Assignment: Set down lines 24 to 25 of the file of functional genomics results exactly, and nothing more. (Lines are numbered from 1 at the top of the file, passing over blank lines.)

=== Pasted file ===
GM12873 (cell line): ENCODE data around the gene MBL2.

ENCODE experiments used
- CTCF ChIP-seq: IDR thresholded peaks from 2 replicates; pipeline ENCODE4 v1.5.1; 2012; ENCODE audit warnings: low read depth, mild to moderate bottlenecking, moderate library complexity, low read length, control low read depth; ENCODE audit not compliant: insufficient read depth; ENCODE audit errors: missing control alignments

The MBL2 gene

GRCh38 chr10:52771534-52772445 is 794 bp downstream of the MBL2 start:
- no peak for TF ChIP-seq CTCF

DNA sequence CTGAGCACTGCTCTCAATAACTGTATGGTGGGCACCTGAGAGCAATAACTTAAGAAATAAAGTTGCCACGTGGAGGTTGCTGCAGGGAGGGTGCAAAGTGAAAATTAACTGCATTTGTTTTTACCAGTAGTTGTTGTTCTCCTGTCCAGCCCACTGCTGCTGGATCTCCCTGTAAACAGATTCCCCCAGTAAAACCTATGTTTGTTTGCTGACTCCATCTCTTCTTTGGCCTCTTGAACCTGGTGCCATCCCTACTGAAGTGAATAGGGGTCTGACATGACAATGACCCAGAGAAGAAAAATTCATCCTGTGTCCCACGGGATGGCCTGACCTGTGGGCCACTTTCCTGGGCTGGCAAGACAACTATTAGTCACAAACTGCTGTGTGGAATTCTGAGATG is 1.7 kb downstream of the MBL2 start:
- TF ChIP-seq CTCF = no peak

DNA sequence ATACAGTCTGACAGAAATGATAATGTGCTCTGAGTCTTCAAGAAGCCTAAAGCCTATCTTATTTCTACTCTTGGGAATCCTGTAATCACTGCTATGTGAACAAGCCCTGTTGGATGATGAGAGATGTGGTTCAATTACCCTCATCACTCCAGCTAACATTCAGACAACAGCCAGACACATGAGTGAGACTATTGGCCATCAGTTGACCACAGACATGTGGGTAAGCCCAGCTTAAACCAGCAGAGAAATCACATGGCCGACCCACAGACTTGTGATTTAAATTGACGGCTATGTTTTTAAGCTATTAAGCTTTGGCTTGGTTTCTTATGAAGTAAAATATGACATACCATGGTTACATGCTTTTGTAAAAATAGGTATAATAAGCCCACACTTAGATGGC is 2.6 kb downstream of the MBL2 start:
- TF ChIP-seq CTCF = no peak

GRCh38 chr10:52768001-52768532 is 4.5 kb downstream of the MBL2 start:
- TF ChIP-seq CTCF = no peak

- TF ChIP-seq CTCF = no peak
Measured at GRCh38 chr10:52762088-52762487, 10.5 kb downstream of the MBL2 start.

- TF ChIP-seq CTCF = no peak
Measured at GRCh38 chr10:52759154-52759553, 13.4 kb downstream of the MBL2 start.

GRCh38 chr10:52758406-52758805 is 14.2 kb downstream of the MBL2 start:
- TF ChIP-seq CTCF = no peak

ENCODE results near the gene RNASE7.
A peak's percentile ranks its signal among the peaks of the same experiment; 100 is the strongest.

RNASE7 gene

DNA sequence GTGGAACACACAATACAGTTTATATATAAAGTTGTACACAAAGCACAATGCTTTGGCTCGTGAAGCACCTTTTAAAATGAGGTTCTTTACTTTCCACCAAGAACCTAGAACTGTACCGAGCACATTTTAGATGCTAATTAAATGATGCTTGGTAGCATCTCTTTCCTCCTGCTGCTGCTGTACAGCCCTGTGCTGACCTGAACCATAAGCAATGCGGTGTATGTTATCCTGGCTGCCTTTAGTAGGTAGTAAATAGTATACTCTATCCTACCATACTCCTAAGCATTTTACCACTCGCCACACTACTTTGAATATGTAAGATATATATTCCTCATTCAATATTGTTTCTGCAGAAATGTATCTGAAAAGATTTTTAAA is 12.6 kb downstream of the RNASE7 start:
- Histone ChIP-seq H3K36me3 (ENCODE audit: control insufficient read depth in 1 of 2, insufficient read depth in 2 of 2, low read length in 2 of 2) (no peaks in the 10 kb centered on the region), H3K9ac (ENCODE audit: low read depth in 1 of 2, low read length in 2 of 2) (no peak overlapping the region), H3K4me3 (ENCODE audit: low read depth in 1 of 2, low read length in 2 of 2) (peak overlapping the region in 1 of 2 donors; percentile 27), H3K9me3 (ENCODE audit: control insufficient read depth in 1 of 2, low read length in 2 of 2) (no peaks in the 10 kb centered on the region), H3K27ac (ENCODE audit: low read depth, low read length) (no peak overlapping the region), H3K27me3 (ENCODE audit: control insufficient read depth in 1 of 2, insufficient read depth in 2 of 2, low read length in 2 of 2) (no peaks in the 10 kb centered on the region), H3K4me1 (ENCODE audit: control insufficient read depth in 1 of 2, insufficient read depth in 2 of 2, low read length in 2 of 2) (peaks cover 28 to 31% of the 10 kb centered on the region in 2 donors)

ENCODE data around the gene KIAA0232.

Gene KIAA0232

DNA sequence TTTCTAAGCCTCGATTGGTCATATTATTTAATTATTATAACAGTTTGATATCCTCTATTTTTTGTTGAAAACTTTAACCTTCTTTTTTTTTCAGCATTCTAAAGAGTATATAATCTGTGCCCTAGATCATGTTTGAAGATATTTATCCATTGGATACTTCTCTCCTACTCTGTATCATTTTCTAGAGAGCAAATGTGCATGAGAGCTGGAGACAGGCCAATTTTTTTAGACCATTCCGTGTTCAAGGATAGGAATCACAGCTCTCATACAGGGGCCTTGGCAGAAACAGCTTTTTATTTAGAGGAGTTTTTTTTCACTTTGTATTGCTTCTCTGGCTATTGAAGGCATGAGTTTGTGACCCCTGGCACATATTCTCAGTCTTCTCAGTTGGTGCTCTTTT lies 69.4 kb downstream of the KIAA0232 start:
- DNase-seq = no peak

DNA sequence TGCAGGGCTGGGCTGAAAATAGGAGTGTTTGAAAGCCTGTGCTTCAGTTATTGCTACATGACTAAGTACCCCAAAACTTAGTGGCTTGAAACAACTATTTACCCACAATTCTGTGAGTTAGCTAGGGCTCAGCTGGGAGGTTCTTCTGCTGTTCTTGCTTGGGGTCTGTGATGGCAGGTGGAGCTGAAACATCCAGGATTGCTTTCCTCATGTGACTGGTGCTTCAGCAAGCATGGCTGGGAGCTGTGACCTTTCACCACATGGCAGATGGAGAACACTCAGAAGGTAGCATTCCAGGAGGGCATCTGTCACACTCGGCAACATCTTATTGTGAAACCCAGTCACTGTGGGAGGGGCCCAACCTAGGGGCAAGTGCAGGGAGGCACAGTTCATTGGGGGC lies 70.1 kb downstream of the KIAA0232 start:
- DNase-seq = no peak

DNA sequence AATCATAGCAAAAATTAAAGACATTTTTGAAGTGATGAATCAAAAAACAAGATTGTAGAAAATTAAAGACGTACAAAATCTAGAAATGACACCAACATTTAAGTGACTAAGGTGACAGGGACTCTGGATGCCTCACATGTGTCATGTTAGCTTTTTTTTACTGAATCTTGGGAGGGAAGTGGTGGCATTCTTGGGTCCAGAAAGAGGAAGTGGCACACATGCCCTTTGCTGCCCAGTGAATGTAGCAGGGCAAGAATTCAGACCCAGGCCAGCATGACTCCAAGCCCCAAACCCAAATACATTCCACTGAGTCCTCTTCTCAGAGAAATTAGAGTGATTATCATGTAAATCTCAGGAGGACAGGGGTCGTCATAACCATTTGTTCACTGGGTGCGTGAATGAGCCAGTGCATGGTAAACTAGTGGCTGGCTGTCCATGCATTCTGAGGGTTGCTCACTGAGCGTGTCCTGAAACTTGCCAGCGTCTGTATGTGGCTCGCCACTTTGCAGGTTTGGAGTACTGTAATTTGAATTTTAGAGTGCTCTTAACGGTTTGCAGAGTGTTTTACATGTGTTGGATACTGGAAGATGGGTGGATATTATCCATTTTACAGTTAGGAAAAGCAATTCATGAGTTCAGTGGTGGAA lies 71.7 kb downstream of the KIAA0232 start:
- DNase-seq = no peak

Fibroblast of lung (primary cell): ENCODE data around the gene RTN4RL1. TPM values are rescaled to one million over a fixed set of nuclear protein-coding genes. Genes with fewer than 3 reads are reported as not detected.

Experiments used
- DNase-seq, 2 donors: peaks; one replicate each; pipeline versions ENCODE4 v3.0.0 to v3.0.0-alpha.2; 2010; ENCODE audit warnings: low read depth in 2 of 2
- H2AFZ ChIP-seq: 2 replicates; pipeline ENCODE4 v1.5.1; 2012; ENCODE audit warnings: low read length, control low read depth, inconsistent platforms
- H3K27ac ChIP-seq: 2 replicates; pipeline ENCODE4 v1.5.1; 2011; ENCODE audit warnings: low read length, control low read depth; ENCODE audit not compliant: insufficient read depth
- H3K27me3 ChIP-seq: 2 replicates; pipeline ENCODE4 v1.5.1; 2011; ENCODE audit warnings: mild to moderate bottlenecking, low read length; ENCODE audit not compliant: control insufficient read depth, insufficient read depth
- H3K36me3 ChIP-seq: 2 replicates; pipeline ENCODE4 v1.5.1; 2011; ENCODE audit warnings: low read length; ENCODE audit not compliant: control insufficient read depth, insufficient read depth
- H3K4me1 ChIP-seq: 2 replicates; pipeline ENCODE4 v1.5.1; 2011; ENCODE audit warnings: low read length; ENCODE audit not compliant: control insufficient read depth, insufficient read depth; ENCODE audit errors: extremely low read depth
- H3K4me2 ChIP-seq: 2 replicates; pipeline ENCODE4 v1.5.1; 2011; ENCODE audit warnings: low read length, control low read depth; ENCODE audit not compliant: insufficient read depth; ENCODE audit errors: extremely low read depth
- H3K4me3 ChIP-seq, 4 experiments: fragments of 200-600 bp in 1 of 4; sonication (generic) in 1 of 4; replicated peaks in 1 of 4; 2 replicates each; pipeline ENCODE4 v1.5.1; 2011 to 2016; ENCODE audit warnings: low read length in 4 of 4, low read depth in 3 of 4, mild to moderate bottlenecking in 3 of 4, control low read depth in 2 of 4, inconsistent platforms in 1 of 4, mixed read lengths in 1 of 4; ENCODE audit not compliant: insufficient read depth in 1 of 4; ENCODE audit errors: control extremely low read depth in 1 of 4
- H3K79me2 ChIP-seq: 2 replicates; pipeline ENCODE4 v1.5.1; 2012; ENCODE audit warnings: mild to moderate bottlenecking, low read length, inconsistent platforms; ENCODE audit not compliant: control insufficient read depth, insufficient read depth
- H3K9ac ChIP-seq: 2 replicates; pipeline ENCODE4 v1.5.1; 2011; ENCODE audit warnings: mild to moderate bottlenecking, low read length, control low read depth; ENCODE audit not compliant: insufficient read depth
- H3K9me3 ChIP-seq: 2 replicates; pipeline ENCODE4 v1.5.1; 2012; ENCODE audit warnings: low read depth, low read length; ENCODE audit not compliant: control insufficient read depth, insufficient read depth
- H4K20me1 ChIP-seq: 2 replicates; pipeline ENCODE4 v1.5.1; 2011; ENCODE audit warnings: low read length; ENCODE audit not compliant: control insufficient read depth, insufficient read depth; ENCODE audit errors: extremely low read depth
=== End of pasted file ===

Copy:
ENCODE data around the gene KIAA0232.

Gene KIAA0232